JAMES THOMSON, the poet of nature, was the son of a Scotch clergyman, and born at Ednam, Rosburghshire, in 1700. His mother, a sensible and excellent woman, being left a widow, paid great attention to his education; and as he was intended for the church, she sent him to the University of Edinburgh, where the Splendid diction of his exercises procured him censure instead of applause from the dry and formal professors of divinity.
Disgusted with this treatment, and feeling all the enthusiasm of genius, he produced his WINTER, and with the manuscript copy, his only treasure, came up to London, determined to court his fortune; not unaided, however, by several introductions to persons of rank and consequence. Strange to relate, it was sometime, nevertheless, before he could find a bookseller to purchase his poem; and, stranger still, it was much longer before the bookseller could find readers for his copies. But superior merit will at last make its way, in spite of obstacles; and no sooner did the public begin to perceive the beauties of his composition, than it became loud in the author's praise. The other Seasons appeared at intervals; and fixed his fame on an immutable base. He likewise succeeded, though not equally, in dramatic composition; and if his tragedies do not materially add to his reputation, excepting Tancred and Sigismunda, they improved his finances: and all discover the virtue and genius of the author.
Having the good fortune to be appointed travelling tutor to the honourable Charles Talbot, son of the Lord Chancellor of that name, he had an opportunity of contemplating the scenes of ancient freedom, and on his return, produced Liberty, a Poem; which though replete with brilliant passages, is now seldom read and less quoted. It is extinguish'd in the blaze of the Seasons.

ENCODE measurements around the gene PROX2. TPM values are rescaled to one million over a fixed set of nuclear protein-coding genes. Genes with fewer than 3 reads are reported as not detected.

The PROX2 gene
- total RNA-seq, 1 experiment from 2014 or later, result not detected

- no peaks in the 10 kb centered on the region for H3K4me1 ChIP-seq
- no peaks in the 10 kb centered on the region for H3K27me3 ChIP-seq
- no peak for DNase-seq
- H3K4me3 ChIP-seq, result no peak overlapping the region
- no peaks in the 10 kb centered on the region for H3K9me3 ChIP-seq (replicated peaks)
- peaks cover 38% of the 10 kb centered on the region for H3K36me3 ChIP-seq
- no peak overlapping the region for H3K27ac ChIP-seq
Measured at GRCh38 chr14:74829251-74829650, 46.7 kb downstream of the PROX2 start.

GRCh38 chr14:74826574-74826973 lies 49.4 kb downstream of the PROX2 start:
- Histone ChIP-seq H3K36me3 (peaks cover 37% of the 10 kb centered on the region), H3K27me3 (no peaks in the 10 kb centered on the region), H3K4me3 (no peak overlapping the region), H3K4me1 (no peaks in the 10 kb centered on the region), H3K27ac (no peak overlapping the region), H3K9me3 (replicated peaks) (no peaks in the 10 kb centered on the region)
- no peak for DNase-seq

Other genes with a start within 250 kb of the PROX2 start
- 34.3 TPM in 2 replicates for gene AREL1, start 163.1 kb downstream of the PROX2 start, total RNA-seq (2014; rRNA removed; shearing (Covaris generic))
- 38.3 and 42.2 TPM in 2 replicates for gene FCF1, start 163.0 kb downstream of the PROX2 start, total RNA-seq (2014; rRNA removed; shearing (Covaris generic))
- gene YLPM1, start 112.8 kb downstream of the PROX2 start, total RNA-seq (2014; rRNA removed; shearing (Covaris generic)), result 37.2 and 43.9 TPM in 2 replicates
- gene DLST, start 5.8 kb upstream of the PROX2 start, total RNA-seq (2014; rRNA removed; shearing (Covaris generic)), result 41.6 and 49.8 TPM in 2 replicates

After the loss of his pupil and his father, Thomson attracted the notice of the Prince of Wales, the patron of English literature, and was received on terms of intimacy by Lyttelton, and other ornaments of the court of Frederick.
The Castle of Indolence, one of the last of his productions, is a most capital performance. It is not surpassed even by the Seasons. Some of his minor pieces, likewise, breathe all the tenderness of friendship, and all the inspirations of genius.
Thomson died in 1748, and was buried at Richmond, where he had resided for some time, in a philosophical independence. As a man he was universally beloved; he never made an enemy, and it is believed that he never lost a friend!
By the united interest of Lord Lyttelton and Mr. Mitchell, the orphan play of Coriolanus was brought on the stage to the best advantage. Lord L.'s prologue to this piece was admired as one of the best that ever had been written: the best spoken it certainly was. Mr. Quin, was the particular friend of Mr. Thomson, and when he recited the following lines, which are in themselves very tender, all the endearments of a long acquaintance, rose at once to his imagination, while the tears of his heart flowed from his eyes.
He lov'd his friends — forgive this gushing tear,—
Alas! I feel I am no actor here—
He Iov'd his friends with such a warmth of heart,
So clear of interest, so devoid of art;
Such gen'rous freedom, such unshaken zeal,
No words can speak it — but our tears may tell.
The beautiful break in the first, second, and last lines had a fine effect in speaking; Mr. Quin here excelled himself, nor did he ever appear so great an actor as at the instant, when he declared himself none.
The noble Lord abovementioned has observed, that of all our poets, Thomson is the farthest removed from whatever has even the appearance of indecency;
His chasten'd muse employ'd her heaven-taught lyre,
None but the noblest passions to inspire;
Not one immoral, one corrupted thought,
One line which dying he would wish to blot.